Last week, we wrote about Above the Law’s foray into small firm news. Apparently our title, Above The Law Goes Small Law, got TechnoLawyer feeling insecure about its trademark on the term SmallLaw. According to the take-down notice (PDF) we received today from Kristen McCallion of Fish & Richardson P.C., TechnoLawyer is

concerned that such use will diminish our client’s goodwill in its distinctive SmallLaw trademark, and cause the public to mistakenly believe that the columns to be published by Above the Law, as well as the other publications listed . . . , may be connected or affiliated in some way with, and/or endorsed or approved by, PeerViews [TechnoLawyer’s parent company] . . . .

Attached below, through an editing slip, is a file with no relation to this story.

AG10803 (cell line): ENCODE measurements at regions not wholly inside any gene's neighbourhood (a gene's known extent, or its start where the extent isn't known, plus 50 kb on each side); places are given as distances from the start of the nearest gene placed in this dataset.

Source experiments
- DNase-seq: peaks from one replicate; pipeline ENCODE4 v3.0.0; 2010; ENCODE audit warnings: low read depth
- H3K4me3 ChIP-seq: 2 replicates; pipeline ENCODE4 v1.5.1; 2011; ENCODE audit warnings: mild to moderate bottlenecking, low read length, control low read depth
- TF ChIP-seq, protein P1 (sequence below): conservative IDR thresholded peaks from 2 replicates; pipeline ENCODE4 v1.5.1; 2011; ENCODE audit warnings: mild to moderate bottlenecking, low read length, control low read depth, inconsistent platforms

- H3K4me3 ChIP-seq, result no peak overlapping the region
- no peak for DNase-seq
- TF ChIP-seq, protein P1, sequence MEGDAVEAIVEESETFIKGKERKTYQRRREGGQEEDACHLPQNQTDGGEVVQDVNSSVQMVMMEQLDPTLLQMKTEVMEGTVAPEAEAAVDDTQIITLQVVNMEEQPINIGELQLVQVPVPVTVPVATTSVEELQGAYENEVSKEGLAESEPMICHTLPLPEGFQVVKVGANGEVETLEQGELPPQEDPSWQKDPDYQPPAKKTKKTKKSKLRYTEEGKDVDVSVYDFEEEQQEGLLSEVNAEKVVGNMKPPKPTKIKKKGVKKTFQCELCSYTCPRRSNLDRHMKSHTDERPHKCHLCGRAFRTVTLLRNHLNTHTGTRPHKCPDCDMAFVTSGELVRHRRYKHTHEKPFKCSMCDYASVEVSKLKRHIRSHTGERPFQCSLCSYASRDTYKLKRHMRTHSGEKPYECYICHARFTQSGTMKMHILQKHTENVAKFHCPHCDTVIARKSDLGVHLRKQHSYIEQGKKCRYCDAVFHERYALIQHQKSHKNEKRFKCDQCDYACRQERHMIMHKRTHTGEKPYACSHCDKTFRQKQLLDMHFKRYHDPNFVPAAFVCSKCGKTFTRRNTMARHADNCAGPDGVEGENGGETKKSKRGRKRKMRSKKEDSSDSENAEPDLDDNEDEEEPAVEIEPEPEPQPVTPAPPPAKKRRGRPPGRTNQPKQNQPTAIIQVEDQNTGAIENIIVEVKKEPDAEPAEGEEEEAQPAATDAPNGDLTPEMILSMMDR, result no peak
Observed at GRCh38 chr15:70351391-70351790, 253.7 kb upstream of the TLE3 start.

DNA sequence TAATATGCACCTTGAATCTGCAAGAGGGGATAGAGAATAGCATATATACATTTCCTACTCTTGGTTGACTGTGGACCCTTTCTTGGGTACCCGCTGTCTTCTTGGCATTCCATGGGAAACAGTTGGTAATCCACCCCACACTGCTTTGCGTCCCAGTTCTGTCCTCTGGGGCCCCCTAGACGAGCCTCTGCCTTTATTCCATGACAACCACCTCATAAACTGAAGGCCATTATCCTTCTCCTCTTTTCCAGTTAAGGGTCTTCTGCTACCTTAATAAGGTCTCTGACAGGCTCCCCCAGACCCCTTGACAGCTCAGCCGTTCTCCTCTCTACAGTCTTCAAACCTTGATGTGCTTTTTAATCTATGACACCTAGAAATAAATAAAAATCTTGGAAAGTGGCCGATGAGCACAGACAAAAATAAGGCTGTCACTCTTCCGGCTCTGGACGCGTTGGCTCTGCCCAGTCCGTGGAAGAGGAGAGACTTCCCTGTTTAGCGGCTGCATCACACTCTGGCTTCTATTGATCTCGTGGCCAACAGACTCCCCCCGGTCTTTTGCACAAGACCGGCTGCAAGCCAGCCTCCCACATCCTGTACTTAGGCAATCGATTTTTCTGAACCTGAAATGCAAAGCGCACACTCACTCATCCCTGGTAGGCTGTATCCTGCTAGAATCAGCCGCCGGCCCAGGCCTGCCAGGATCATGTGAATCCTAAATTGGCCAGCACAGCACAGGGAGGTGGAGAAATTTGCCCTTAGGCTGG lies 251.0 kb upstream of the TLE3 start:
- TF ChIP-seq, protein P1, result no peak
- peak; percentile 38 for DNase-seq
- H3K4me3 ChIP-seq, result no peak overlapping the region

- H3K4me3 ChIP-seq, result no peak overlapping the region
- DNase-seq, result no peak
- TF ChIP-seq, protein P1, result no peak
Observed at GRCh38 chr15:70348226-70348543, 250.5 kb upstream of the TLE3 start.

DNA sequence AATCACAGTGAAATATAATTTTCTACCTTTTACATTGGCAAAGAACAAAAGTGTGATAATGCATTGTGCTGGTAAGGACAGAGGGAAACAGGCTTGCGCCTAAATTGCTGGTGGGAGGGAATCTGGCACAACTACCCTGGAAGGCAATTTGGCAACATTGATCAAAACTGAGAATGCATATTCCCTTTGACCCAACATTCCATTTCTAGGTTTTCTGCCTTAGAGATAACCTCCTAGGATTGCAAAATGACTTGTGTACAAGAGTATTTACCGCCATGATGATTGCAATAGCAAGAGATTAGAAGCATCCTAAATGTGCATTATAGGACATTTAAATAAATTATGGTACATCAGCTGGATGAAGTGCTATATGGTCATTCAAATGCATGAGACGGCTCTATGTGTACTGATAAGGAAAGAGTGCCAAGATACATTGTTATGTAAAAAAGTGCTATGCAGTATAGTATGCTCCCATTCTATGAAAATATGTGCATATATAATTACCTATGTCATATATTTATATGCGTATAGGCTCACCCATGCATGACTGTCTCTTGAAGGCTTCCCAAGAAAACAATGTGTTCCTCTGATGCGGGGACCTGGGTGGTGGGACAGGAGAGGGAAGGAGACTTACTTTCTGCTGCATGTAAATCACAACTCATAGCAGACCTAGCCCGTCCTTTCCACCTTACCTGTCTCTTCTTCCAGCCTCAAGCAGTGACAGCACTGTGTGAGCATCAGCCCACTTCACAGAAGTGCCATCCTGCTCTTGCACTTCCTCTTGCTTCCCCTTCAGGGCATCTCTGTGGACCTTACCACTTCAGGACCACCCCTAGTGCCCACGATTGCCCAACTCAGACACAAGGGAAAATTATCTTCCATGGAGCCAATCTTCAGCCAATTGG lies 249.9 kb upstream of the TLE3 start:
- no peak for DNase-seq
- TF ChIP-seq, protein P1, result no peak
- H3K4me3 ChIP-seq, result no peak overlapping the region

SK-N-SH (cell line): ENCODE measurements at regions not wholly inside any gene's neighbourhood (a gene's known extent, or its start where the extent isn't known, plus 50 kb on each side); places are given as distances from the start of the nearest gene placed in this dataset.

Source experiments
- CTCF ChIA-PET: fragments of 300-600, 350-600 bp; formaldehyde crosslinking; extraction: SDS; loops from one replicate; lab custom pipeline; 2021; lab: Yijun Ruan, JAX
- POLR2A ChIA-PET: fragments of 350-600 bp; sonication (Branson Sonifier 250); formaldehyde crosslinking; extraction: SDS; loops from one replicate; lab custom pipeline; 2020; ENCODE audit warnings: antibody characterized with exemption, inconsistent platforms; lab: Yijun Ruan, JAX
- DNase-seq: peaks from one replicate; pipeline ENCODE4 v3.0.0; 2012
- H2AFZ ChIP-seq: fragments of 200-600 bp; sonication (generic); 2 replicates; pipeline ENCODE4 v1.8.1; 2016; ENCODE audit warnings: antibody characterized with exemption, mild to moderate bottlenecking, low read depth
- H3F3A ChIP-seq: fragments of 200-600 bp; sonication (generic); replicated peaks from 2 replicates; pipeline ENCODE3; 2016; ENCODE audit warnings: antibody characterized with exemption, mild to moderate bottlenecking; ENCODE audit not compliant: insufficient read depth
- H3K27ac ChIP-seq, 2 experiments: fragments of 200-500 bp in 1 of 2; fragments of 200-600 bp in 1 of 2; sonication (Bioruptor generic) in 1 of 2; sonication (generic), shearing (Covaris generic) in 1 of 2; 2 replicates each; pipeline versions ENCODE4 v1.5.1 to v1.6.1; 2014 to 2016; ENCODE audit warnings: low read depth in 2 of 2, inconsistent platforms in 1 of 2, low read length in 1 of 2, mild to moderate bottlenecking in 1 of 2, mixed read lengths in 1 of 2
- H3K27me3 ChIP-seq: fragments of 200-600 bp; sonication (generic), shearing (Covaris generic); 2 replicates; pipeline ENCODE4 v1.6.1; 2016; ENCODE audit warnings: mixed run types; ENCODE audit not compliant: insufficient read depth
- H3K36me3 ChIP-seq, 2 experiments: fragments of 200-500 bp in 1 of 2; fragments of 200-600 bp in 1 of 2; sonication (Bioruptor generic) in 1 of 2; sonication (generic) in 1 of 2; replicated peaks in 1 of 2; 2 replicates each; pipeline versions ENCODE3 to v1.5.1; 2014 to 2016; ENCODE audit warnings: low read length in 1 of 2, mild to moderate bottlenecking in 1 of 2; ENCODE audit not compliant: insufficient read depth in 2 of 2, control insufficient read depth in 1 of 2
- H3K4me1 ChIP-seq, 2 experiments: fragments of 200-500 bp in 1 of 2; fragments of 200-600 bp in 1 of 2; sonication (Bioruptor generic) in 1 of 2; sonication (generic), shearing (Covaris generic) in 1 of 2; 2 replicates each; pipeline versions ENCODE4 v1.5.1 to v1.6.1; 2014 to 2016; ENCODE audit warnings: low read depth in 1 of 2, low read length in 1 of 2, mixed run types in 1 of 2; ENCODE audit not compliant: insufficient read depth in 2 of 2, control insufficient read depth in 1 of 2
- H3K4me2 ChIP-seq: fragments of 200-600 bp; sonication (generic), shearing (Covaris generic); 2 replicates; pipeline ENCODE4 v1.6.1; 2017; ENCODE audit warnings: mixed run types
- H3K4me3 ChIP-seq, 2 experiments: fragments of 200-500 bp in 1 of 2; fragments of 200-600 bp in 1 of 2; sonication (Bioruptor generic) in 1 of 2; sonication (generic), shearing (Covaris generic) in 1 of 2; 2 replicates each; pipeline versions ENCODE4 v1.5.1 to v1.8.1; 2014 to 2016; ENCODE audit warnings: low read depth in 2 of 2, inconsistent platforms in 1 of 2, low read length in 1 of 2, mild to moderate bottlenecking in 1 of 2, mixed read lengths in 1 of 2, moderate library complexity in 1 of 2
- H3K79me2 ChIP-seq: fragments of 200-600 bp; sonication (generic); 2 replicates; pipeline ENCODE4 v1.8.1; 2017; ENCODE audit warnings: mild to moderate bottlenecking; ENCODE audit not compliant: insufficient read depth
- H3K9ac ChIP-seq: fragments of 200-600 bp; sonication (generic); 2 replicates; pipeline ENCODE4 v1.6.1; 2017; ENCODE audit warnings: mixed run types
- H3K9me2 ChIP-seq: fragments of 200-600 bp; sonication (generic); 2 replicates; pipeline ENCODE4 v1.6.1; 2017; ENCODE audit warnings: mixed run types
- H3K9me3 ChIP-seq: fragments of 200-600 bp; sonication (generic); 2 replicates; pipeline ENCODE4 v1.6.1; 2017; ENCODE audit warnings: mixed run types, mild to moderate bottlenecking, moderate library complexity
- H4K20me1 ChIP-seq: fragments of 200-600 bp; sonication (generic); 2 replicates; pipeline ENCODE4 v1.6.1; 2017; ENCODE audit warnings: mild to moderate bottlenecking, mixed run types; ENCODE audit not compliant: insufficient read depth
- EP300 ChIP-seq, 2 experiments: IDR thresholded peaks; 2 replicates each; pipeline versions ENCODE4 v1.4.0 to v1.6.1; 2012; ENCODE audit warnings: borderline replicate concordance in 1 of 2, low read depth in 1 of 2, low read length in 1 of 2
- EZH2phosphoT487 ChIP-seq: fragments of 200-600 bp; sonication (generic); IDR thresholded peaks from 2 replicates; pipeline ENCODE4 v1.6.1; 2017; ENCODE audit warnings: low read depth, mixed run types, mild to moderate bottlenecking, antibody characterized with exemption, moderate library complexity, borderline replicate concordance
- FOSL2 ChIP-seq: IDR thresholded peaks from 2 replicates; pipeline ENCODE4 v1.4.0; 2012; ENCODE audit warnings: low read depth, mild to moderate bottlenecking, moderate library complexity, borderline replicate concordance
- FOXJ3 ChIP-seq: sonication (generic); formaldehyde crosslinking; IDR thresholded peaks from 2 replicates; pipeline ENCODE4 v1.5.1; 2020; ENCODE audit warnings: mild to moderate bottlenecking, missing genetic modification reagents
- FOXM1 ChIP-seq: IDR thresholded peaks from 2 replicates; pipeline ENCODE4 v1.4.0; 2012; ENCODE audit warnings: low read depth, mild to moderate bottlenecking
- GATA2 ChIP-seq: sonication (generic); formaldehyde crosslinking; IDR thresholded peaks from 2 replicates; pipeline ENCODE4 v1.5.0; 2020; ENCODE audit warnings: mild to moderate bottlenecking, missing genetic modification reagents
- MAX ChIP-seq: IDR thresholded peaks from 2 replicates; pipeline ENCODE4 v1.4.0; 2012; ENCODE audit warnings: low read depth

We’re a little confused as to the confusion, here.

The term SmallLaw is pretty descriptive, but if there is anything that makes SmallLaw distinctive, it is the missing space. If TechnoLawyer really thinks small law is too-easily confused with its mark, it has a long list of cease-and-desist letters to send, given Google’s search results for “small law” (from which TechnoLawyer is curiously absent).

We’re also unsure about the state of TechnoLawyer’s goodwill in the first place, given last year’s ABA Blawg 100 vote-buying fiasco.

But hey, we’re fair-minded, so we leave it to you to tell us whether our use of small law confuses you. If you are confused, we’ll change the post. If not, we’ll let TechnoLawyer make the next move.

Are You Confused by the Phrase “Small Law”?